This week we are focusing on fair use. Outside my office (309 Fairchild) you will find a number of infographics and reports to peruse at your leisure. Come celebrate the week and be more informed! Further reading/resources are in bullet points below.
What is Fair Use Week?
Taking place the last week of February, this is an annual celebration of important doctrines of fair use in the United States and fair dealing in Canada and other jurisdictions. This year, it falls on February 23-27.
- Learn more here: http://fairuseweek.org/about/
What is fair use?
In order to understand fair use, we need to know a bit about copyright:
A form of protection provided by the laws of the United States for “original works of authorship”, including literary, dramatic, musical, architectural, cartographic, choreographic, pantomimic, pictorial, graphic, sculptural, and audiovisual creations. “Copyright” literally means the right to copy but has come to mean that body of exclusive rights granted by law to copyright owners for protection of their work. Copyright protection does not extend to any idea, procedure, process, system, title, principle, or discovery. Similarly, names, titles, short phrases, slogans, familiar symbols, mere variations of typographic ornamentation, lettering, coloring, and listings of contents or ingredients are not subject to copyright.
- Browse the authority source: http://www.copyright.gov/
- Review the history of copyright: http://www.arl.org/focus-areas/copyright-ip/2486-copyright-timeline
Now read this page for a concise explanation of fair use: http://www.copyright.gov/fls/fl102.html
- As codified in section 107: http://www.copyright.gov/title17/92chap1.html#107
- Fair Use Fundamentals (infographic): http://fairuseweek.org/wp-content/uploads/2015/02/ARL-FUW-Infographic-r4.pdf
There are 4 factors for determining whether or not a particular use is fair. The Fair Use Checklist developed at Columbia is a very useful tool for guiding you through this process: http://copyright.columbia.edu/copyright/fair-use/fair-use-checklist/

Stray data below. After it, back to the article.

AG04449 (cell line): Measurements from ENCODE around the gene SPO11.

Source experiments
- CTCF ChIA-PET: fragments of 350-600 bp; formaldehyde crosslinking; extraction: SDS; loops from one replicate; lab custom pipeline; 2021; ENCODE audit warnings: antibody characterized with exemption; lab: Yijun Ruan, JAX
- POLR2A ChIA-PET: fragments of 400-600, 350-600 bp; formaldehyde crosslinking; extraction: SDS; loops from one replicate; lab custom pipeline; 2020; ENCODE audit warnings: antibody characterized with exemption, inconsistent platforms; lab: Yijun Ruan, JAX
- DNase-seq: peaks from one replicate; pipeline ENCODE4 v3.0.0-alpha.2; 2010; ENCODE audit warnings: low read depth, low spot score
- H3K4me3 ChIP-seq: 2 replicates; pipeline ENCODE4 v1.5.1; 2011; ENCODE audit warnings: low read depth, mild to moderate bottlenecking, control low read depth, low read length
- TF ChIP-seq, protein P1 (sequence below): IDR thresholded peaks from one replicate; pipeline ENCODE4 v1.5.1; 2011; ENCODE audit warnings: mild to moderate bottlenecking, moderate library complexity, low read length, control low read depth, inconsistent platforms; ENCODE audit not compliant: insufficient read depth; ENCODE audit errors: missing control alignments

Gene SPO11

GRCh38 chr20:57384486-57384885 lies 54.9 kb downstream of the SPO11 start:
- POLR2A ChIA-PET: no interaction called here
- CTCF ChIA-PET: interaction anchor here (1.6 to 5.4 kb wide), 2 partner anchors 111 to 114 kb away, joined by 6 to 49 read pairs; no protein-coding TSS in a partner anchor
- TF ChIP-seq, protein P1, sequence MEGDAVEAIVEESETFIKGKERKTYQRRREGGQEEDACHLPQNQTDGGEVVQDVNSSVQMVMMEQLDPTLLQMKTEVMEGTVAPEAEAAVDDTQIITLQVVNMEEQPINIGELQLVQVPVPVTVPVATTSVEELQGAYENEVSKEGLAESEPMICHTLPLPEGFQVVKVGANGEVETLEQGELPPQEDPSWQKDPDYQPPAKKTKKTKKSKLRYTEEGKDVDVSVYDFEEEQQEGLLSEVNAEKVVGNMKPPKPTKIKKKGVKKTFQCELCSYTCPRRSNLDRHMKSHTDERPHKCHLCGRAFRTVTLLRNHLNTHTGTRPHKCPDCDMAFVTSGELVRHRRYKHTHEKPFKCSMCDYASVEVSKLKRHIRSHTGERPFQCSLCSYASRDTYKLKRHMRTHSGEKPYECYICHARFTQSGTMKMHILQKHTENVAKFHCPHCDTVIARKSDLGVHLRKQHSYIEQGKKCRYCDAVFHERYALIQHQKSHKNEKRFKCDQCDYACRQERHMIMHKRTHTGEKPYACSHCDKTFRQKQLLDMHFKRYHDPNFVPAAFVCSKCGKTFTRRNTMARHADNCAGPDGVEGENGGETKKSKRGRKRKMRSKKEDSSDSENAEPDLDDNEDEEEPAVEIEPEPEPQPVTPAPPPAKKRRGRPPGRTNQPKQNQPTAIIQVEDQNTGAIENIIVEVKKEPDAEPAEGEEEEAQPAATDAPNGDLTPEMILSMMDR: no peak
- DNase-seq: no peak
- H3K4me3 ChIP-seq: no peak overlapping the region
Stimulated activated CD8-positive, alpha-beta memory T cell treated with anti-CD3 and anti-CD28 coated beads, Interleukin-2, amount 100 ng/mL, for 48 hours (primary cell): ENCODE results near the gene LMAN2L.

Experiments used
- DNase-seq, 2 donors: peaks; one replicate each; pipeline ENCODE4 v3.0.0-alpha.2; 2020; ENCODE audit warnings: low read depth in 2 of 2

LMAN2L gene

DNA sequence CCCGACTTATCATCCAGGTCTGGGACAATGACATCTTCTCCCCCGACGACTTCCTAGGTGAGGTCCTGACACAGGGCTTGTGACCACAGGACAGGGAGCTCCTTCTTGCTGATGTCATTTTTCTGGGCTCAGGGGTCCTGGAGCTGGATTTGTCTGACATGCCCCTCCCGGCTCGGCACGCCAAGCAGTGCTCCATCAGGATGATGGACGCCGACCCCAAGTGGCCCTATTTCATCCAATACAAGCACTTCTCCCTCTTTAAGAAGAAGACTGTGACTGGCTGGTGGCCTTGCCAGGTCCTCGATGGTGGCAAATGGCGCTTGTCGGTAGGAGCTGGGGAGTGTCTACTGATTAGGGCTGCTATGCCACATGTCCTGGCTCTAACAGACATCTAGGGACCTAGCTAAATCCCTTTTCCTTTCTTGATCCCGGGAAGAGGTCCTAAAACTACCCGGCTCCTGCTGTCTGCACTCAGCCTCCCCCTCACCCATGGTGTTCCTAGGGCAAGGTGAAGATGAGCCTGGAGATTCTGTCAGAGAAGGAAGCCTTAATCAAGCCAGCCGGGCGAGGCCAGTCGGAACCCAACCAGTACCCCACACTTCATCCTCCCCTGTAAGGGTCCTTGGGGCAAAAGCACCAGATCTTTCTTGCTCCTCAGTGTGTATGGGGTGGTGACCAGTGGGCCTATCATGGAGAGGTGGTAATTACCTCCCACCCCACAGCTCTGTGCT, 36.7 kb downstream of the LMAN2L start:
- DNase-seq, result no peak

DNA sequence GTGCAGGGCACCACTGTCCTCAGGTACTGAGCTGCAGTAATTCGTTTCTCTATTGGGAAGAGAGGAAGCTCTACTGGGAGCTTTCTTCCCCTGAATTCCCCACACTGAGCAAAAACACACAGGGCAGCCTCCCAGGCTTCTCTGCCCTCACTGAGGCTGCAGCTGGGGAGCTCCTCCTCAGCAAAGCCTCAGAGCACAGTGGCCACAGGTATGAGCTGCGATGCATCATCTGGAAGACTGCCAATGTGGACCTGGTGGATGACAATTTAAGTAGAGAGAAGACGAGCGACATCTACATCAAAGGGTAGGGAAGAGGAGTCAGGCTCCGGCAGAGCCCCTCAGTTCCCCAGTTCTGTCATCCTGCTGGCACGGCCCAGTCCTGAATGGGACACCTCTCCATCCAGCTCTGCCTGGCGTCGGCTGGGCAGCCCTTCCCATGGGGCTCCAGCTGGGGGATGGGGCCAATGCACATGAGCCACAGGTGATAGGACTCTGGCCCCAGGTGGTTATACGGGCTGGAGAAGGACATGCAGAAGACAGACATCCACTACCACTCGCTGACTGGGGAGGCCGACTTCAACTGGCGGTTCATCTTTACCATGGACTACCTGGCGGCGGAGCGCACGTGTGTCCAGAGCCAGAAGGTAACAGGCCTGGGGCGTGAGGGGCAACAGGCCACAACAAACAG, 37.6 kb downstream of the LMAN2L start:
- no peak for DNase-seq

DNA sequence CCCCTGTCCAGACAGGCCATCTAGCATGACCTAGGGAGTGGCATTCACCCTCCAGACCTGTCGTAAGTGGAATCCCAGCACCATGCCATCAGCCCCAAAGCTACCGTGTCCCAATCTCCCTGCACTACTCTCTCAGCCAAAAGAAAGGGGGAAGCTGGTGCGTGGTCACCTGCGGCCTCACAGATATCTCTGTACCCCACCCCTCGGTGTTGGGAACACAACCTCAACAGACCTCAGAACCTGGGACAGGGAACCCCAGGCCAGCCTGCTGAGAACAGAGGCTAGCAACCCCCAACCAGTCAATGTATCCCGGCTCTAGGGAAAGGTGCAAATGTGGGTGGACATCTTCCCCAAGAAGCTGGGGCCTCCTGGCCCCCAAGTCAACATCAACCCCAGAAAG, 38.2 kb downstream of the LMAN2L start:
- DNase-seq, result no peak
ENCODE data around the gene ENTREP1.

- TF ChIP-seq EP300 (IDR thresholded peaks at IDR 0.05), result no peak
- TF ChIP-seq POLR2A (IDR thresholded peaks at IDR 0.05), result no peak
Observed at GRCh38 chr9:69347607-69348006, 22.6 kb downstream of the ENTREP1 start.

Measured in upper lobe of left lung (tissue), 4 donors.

How do libraries operate with fair use?
We have a Code of Best Practices in Fair Use for Academic and Research Libraries, which deals with common questions in higher education and affirms fair use in eight recurrent situations:
- Supporting teaching and learning with access to library materials via digital technologies
- Using selections from collection materials to publicize a library’s activities, or to create physical and virtual exhibitions
- Digitizing to preserve at-risk items
- Creating digital collections of archival and special collections materials
- Reproducing material for use by disabled students, faculty, staff, and other appropriate users
- Maintaining the integrity of works deposited in institutional repositories
- Creating databases to facilitate non-consumptive research uses (including search)
- Collecting material posted on the web and making it available
- Download the PDF: http://www.arl.org/focus-areas/copyright-ip/fair-use/code-of-best-practices
- The Good News about Library Fair Use (infographic): http://www.arl.org/publications-resources/2875
- Research Library Issues, no. 285: Special Issue on Copyright: http://publications.arl.org/rli285/
How does the College handle copyright and fair use?
Dartmouth’s policy and guidelines are posted here: http://www.dartmouth.edu/copyright/
Please note the guidelines on online use of course materials are being updated and last week’s DCAL workshop addressed this in Fair Use in Teaching. If you missed it, there will be another session in the Spring term. In the meantime, if you have any questions, we are available to assist!